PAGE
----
By Reynolds Holding
NEW YORK, Jan 31 (Reuters Breakingviews) - The new U.S.
trustbuster has sprayed cold brew on Anheuser-Busch InBev.
William Baer, the Justice Department's antitrust chief, on
Thursday sued to stop the giant brewer's $20 billion purchase of
about 50 percent of Grupo Modelo. AB InBev had tried to allay
competition fears with the deal's structure.
The deal seemed a pretty safe bet when it was announced last
June. The maker of Budweiser and Stella Artois already owned
half of Modelo. The main benefits to AB InBev were supposed to
come from outside the United States. And it had a credible plan
to skirt U.S. antitrust worries by selling the Mexican brewer's
half-interest in its U.S. distributor and then continuing to
supply the distributor with Corona and other Modelo brands under
a long-term agreement.
But the DoJ reckons allowing AB InBev - the biggest producer
of beer sold in the American market - to control the distant
third-largest could squelch competition and boost prices. Among
other reasons, the department seems to think Modelo currently
behaves like an aggressive rival to AB InBev despite the larger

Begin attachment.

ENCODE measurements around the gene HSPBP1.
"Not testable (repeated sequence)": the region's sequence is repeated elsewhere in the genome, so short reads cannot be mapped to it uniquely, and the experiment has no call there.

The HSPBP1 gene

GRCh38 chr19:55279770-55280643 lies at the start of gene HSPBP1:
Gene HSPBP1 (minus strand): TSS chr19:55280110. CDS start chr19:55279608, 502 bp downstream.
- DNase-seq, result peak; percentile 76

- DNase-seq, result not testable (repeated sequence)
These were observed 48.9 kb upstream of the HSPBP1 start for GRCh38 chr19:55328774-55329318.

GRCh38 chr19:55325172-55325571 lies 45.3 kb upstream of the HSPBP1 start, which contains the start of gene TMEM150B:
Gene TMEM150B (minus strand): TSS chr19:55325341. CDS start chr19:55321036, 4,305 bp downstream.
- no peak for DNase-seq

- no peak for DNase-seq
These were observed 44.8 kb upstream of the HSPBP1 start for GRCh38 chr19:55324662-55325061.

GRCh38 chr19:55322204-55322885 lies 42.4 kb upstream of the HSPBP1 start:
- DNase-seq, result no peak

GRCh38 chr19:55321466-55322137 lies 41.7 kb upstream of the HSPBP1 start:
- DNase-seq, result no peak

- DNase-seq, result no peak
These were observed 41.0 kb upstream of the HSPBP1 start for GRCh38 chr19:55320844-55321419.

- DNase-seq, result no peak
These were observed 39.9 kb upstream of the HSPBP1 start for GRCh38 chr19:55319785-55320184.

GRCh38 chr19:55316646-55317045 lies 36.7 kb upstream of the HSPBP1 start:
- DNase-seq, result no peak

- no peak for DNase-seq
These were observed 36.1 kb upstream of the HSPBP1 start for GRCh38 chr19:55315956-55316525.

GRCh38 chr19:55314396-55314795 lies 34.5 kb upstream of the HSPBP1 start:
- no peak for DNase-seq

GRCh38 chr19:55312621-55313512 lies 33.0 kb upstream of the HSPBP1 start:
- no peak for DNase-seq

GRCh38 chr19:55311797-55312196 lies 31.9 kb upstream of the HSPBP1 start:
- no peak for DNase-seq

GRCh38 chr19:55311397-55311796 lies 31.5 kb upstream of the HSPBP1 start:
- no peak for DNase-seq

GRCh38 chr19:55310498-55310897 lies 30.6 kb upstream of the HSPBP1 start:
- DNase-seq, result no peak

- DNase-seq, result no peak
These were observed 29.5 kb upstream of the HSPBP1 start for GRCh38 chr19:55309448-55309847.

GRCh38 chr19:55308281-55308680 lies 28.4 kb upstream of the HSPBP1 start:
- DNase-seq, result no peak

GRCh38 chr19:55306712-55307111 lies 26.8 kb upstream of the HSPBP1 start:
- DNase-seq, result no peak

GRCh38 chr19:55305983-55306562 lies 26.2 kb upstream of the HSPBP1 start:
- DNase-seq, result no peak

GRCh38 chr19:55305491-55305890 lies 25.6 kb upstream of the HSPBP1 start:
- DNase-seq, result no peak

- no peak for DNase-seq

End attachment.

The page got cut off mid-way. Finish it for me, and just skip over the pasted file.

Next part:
brewer's substantial, though not fully controlling, stake. With
the $80 billion U.S. market already highly concentrated, the DoJ
concluded the only solution was to try to block the deal.
The hefty drops in the market values of AB InBev, Modelo and
Constellation Brands, which owns the Modelo distributor, show
that the lawsuit came as a surprise to many. It could signal the
return of the strong antitrust policy promised when President
Barack Obama took office. His administration gunned down AT&T
and T-Mobile USA's merger and the joint bid by Nasdaq OMX and
IntercontinentalExchange for NYSE Euronext, but otherwise its
record looks remarkably tame. The DoJ, for instance, challenged
mergers, monopolies and the like in Obama's first two years only
about as often as its predecessor did, according to a Stanford
Law School study - although in fairness deal volume was also
lower in that period.
Baer was acting antitrust chief at the DoJ for most of last
year, and he was confirmed in the job only in December. Since
then, the Federal Trade Commission has ended its investigation
of Google. Despite a background that includes signs of
willingness to tweak rather than kill deals, Baer's move
suggests a thirst for tougher enforcement - or at least for a
tough-guy reputation. With AB InBev promising a vigorous
response, that may be tested.
(The author is a Reuters Breakingviews columnist. The opinions
expressed are his own)
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